Striking a balance between free and regulated markets has always been challenging. Left without enforced regulation, how can we be sure that businesses will regulate themselves in the genuine interests of consumers? And on the contrary, to what extent does regulation stifle creativity and competition? These are relevant questions right now in the highly lucrative crypto market, which in the UK is experiencing considerable regulatory pressure from the Financial Conduct Authority (FCA). In this article, we will look at the FCA’s approach to crypto regulation, the potential impact of their strategy, and what is needed to ensure the UK is seen as a crypto world leader.
How is the FCA regulating the crypto market?
The FCA has been under increasing pressure to regulate the cryptoasset sector in the UK. In October 2021, the Bank of England called for new cryptocurrency regulations as a “matter of urgency”, citing the risk to retail consumers. Adding to this pressure, 6,372 cryptoasset scams were reported to the FCA in 2021 alone. These are just some of the factors that have shaped the cautious regulatory approach taken by the FCA.
In bringing crypto under its wing, the FCA has mandated that since 10th January 2020, cryptoasset businesses trading in the UK must apply for and be granted FCA registration before they can trade. This includes cryptoasset businesses subject to money laundering regulations. As the FCA’s press release stated:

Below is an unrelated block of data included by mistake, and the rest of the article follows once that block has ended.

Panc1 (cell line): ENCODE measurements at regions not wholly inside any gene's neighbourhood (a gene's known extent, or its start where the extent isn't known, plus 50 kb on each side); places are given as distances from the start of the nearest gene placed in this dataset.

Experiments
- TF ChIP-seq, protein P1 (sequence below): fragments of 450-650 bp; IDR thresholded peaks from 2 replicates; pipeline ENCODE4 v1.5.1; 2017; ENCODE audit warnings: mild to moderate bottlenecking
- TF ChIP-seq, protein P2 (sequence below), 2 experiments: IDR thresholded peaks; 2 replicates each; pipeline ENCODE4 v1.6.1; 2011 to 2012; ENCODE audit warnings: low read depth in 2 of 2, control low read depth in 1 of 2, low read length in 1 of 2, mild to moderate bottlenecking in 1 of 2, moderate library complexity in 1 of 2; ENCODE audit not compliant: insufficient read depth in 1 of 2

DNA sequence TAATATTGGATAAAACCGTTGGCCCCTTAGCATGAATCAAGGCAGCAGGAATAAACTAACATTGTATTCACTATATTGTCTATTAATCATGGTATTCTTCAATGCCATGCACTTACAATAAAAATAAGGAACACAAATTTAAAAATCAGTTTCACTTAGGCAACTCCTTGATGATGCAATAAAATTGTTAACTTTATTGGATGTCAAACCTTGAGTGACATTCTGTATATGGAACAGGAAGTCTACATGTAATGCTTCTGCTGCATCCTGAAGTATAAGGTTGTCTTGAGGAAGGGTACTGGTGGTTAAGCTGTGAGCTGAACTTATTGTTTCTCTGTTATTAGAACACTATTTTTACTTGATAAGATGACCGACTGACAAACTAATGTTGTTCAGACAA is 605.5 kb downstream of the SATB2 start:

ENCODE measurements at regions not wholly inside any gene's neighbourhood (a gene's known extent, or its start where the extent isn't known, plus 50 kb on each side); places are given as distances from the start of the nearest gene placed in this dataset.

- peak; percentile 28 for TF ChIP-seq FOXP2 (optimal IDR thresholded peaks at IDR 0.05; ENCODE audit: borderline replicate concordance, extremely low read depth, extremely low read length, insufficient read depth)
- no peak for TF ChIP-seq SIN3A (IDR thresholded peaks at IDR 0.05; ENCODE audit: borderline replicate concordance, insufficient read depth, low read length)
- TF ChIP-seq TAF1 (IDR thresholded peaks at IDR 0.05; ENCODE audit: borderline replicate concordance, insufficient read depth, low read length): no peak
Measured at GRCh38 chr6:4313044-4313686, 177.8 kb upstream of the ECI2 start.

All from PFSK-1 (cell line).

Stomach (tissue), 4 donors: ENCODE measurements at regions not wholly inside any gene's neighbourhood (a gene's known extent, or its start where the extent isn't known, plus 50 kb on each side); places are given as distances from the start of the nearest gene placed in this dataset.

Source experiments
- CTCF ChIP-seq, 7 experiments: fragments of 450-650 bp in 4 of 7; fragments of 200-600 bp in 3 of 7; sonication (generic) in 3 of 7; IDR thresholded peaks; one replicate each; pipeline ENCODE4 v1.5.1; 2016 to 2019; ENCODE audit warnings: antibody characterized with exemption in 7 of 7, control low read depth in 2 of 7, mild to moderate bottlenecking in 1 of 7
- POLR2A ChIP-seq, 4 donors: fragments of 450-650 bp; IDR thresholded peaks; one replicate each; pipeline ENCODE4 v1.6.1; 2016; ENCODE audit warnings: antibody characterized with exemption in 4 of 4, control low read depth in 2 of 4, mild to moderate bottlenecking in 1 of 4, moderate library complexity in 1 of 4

“The FCA became the anti-money laundering and counter terrorist financing (AML/CTF) supervisor for these types of firms, which includes firms that exchange money to and from cryptoassets and those that safeguard their customers’ cryptoassets.”
Existing crypto businesses that applied for registration before 16th December 2020 could continue to trade while waiting for a decision under the FCA’s temporary registration regime (TRR). The need to implement the TRR was put down to the complexity and standard of the applications received, in addition to the COVID-19 pandemic, which hampered the ability of the FCA to visit companies.
During 2021, the FCA also made it clear that cryptocurrency firms needed to up their game when it came to adhering to money laundering regulations. The issuing of a consumer warning on Binance Markets Limited, one of the world’s largest cryptoasset trading companies, in June 2021 was one such signal. The FCA stated, “Binance Markets Limited is not permitted to undertake any regulated activity in the UK. This firm is part of a wider Group (Binance Group)”. Several crypto firms withdrew their FCA registration applications as they did not meet the required AML standards. One of these was the Slovenian cryptocurrency exchange Bitstamp (one of the top 15 cryptocurrency exchanges in the world by volume), which applied to the FCA in 2021 and later withdrew from the process.
On 31st March 2022, the TRR ended, with crypto businesses now requiring full registration with the FCA to trade in the UK.
FCA puts crypto businesses on notice
On 24th March 2022, in anticipation of the wind-down of the TRR, the FCA doubled down on its tough regulatory approach in a public notice to all FCA regulated firms with exposure to cryptoassets. While the notice acknowledged some of the possible benefits of cryptoassets and their underlying technologies for financial services, it then quickly reiterated the risks they pose, including money laundering, financial crime, and damage to market integrity. The notice made it clear that crypto businesses need to: